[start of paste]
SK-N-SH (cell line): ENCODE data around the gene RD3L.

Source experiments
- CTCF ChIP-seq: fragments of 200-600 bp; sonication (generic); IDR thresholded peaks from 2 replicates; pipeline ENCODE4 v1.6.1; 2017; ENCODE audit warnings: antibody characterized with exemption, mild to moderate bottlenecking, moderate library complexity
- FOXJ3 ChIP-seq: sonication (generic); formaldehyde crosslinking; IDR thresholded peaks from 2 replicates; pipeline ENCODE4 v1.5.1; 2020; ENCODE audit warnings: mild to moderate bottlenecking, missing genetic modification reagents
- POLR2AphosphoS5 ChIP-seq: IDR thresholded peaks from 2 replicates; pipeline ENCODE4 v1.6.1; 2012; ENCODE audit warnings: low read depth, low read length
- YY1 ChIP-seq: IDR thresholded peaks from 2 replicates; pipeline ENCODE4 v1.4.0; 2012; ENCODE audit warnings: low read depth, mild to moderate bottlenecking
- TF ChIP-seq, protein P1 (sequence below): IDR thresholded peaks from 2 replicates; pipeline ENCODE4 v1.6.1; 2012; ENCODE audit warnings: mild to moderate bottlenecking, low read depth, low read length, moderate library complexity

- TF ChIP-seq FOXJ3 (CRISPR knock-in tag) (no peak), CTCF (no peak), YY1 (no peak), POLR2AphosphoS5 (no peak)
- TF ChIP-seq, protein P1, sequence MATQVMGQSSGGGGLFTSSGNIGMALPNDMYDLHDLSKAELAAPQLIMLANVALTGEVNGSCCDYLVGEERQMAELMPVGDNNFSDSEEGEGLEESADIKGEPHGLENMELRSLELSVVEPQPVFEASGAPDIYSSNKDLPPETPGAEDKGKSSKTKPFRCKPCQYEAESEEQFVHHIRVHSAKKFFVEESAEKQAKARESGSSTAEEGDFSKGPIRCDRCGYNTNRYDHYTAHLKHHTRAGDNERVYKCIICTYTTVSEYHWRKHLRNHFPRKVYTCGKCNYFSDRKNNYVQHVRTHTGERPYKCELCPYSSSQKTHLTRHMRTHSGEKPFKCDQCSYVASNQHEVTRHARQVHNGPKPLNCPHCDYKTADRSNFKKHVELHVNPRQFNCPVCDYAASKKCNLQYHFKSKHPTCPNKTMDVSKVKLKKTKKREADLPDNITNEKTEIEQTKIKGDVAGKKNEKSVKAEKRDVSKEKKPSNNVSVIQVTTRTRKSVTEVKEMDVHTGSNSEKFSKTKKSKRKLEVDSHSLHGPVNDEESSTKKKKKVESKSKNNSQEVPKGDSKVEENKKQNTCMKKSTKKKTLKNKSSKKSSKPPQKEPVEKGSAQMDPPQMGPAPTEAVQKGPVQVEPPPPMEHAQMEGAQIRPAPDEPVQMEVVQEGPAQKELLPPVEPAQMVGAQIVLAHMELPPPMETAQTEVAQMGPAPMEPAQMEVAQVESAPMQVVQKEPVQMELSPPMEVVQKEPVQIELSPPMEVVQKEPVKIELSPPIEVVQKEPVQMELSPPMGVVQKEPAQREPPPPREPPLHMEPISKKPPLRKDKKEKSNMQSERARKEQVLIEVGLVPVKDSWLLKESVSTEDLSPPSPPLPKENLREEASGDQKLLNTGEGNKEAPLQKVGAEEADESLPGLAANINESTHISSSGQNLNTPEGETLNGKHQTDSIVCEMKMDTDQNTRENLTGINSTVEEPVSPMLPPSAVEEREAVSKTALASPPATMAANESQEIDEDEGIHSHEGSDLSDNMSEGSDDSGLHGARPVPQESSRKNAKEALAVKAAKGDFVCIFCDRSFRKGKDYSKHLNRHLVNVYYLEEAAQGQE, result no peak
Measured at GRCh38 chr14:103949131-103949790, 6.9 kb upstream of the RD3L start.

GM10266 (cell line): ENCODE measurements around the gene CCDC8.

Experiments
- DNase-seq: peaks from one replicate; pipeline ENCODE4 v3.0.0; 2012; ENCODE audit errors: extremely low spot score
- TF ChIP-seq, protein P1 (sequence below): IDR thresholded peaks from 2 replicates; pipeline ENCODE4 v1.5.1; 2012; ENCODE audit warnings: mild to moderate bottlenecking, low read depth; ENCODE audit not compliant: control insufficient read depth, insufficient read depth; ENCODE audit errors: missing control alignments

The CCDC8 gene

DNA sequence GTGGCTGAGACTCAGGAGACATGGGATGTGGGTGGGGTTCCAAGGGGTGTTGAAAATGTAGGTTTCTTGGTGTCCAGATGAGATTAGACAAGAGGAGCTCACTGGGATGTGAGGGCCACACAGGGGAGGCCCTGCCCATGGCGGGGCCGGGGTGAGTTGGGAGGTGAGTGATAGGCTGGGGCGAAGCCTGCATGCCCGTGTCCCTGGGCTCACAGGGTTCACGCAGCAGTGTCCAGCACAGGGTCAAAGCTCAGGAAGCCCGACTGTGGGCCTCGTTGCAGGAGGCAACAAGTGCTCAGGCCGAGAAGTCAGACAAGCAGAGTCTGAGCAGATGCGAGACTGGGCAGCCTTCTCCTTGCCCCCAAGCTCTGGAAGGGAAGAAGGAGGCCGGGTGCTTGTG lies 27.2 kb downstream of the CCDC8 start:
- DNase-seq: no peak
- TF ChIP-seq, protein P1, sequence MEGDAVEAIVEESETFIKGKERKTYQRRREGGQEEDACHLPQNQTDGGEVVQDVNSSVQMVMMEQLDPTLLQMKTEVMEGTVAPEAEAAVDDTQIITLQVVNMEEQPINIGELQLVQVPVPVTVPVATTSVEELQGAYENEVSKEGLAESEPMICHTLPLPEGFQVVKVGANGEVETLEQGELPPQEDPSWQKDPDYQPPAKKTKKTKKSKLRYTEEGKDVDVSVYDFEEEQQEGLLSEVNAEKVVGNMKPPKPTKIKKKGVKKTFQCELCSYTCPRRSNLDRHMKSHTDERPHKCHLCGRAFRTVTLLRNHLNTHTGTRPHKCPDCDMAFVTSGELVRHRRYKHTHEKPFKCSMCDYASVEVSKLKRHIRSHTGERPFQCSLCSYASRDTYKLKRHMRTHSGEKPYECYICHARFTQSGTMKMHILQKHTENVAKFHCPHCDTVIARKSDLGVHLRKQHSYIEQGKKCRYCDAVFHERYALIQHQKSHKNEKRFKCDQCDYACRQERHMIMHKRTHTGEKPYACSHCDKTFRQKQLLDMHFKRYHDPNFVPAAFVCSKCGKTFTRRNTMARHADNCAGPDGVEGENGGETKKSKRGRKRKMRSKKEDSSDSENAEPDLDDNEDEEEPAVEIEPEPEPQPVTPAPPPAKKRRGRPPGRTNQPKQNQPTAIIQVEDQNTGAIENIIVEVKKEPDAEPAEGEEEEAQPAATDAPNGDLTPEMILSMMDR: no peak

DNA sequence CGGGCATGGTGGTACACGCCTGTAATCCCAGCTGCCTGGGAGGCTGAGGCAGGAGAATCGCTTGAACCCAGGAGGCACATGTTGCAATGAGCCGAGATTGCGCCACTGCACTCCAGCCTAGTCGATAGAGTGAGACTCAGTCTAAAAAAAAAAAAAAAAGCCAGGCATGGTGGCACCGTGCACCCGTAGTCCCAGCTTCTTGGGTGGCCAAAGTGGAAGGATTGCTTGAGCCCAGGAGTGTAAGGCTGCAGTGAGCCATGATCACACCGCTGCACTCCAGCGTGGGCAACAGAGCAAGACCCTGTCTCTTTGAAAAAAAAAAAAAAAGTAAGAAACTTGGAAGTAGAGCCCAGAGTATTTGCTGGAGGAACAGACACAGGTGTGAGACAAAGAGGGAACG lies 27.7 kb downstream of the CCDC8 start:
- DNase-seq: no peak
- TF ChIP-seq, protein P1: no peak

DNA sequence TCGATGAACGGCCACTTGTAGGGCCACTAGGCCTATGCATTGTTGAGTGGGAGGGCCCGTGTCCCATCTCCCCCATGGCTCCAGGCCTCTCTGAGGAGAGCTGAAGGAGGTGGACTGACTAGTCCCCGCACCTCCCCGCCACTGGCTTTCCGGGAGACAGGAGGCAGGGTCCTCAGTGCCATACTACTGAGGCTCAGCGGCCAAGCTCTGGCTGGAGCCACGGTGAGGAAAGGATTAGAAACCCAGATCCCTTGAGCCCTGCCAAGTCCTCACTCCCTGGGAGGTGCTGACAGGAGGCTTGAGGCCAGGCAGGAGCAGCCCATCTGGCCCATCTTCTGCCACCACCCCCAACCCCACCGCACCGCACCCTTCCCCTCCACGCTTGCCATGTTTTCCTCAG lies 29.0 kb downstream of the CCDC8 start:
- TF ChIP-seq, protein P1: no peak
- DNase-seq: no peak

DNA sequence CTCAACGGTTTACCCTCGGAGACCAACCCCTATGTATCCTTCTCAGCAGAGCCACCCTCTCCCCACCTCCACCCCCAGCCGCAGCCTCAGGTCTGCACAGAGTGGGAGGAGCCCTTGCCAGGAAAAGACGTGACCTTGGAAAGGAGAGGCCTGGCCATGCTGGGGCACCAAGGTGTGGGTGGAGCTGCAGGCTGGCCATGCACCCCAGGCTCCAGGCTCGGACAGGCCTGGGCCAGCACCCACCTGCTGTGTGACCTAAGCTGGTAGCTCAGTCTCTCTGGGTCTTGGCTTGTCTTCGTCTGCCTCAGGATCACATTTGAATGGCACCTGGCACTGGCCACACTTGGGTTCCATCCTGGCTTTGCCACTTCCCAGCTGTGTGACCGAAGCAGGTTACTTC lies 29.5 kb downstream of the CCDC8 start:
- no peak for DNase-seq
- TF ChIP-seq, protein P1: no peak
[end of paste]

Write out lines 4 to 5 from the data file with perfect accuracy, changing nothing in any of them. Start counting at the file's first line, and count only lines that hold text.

- FOXJ3 ChIP-seq: sonication (generic); formaldehyde crosslinking; IDR thresholded peaks from 2 replicates; pipeline ENCODE4 v1.5.1; 2020; ENCODE audit warnings: mild to moderate bottlenecking, missing genetic modification reagents
- POLR2AphosphoS5 ChIP-seq: IDR thresholded peaks from 2 replicates; pipeline ENCODE4 v1.6.1; 2012; ENCODE audit warnings: low read depth, low read length